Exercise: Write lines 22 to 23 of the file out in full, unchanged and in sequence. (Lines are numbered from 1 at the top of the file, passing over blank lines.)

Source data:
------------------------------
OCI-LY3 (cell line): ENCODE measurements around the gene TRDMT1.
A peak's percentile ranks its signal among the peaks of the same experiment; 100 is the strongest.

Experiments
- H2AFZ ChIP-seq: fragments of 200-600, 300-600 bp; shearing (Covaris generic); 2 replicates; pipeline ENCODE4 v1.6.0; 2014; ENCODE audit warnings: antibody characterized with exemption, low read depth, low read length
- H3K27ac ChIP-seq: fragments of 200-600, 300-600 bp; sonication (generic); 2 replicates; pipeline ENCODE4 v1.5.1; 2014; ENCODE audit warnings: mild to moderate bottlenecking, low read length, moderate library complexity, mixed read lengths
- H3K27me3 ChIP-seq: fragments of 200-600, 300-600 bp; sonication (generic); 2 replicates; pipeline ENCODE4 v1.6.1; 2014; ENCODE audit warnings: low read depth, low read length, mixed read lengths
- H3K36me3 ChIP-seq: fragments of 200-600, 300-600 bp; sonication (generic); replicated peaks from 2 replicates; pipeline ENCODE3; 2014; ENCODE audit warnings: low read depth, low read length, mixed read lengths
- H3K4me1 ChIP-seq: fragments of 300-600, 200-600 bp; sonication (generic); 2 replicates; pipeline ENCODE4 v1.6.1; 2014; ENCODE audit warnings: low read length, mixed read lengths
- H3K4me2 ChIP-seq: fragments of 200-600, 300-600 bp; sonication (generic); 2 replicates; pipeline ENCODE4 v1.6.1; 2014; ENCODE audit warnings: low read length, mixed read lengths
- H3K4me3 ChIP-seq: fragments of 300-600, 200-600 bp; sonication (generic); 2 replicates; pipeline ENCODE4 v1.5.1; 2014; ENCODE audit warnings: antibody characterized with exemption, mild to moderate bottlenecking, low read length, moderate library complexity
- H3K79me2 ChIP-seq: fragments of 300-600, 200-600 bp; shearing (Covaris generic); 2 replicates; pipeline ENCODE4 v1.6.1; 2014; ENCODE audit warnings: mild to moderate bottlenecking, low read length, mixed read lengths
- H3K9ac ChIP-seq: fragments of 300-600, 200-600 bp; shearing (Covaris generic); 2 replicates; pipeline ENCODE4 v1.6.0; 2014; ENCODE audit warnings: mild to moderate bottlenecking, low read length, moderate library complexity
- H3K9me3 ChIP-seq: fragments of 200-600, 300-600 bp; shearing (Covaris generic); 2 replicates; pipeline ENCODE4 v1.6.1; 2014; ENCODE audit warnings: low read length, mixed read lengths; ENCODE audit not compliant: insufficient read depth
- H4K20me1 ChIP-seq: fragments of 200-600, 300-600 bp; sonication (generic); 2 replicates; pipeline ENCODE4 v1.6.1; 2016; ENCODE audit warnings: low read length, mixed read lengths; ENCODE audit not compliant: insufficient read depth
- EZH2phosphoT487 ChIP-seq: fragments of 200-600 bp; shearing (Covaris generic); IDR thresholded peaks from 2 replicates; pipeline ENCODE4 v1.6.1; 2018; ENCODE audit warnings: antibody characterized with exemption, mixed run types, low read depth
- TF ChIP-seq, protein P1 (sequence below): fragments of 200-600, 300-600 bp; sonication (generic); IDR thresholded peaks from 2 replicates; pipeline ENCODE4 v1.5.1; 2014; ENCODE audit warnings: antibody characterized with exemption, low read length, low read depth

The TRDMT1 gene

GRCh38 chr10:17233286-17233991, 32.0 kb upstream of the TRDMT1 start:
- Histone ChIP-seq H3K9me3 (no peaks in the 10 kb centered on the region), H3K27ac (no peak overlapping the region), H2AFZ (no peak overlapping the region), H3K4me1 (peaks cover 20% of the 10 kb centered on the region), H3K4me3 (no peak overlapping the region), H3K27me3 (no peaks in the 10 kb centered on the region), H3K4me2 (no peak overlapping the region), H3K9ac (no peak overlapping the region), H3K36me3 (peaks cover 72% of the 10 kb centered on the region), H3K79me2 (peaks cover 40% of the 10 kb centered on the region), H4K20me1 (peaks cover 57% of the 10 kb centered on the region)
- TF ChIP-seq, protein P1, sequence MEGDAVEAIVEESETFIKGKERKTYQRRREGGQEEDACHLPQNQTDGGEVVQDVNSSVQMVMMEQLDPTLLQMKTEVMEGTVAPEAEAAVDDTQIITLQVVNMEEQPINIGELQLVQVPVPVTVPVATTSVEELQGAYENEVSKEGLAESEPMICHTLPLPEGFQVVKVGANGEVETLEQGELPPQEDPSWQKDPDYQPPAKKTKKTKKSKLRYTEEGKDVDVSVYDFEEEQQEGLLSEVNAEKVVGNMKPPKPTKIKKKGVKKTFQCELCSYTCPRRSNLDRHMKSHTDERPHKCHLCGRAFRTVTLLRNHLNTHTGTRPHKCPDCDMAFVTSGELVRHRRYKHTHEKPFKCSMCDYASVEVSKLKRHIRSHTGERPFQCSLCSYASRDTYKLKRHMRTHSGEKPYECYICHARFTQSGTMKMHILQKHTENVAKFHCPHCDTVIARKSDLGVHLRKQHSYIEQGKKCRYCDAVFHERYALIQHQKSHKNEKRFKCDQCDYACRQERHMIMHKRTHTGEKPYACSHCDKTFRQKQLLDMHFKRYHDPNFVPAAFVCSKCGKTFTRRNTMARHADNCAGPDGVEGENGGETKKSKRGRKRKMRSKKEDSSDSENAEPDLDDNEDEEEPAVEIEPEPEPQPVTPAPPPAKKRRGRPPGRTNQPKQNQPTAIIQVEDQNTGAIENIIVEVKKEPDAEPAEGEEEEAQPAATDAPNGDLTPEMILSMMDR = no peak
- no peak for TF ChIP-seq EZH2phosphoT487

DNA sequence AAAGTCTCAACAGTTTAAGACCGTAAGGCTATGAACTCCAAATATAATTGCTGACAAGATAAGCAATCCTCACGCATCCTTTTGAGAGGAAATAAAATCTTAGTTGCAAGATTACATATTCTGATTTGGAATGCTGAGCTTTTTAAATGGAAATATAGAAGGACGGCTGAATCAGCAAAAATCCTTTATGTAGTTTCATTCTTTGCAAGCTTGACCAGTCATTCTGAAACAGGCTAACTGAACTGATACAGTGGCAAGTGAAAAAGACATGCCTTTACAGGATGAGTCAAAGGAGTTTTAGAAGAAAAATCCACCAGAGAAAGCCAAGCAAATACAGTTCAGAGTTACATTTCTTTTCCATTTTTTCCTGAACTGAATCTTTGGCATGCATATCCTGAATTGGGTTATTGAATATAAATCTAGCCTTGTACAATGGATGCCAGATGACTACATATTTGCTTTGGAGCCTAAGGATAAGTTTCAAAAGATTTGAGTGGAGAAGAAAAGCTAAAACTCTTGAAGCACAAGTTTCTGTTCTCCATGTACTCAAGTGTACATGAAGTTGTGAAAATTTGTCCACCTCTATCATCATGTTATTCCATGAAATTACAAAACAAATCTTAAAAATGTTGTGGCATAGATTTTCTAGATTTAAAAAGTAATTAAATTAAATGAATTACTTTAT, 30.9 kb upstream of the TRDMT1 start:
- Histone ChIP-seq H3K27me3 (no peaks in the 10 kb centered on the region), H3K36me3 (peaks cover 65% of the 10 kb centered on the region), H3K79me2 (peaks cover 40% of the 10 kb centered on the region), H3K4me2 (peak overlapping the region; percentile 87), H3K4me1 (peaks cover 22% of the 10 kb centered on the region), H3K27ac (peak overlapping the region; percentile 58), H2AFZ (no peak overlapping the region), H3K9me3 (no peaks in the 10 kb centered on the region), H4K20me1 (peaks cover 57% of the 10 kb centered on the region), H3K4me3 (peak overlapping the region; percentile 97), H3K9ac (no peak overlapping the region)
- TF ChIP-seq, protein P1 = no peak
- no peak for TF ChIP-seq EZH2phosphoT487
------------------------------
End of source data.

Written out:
DNA sequence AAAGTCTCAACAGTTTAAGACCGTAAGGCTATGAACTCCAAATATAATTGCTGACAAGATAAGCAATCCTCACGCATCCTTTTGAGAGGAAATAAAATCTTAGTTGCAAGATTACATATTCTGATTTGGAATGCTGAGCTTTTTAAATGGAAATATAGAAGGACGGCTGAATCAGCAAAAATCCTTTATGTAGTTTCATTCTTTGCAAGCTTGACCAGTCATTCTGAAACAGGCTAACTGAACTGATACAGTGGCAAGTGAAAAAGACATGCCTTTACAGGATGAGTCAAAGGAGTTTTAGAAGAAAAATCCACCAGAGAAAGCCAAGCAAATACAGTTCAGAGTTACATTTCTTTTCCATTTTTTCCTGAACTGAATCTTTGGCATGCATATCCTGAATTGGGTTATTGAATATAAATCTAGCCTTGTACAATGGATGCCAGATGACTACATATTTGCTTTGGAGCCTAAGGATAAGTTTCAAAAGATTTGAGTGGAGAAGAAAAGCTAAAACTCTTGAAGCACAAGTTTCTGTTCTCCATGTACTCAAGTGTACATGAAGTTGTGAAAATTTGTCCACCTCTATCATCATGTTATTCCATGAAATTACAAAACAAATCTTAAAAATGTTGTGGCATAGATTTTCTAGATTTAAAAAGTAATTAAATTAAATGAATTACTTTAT, 30.9 kb upstream of the TRDMT1 start:
- Histone ChIP-seq H3K27me3 (no peaks in the 10 kb centered on the region), H3K36me3 (peaks cover 65% of the 10 kb centered on the region), H3K79me2 (peaks cover 40% of the 10 kb centered on the region), H3K4me2 (peak overlapping the region; percentile 87), H3K4me1 (peaks cover 22% of the 10 kb centered on the region), H3K27ac (peak overlapping the region; percentile 58), H2AFZ (no peak overlapping the region), H3K9me3 (no peaks in the 10 kb centered on the region), H4K20me1 (peaks cover 57% of the 10 kb centered on the region), H3K4me3 (peak overlapping the region; percentile 97), H3K9ac (no peak overlapping the region)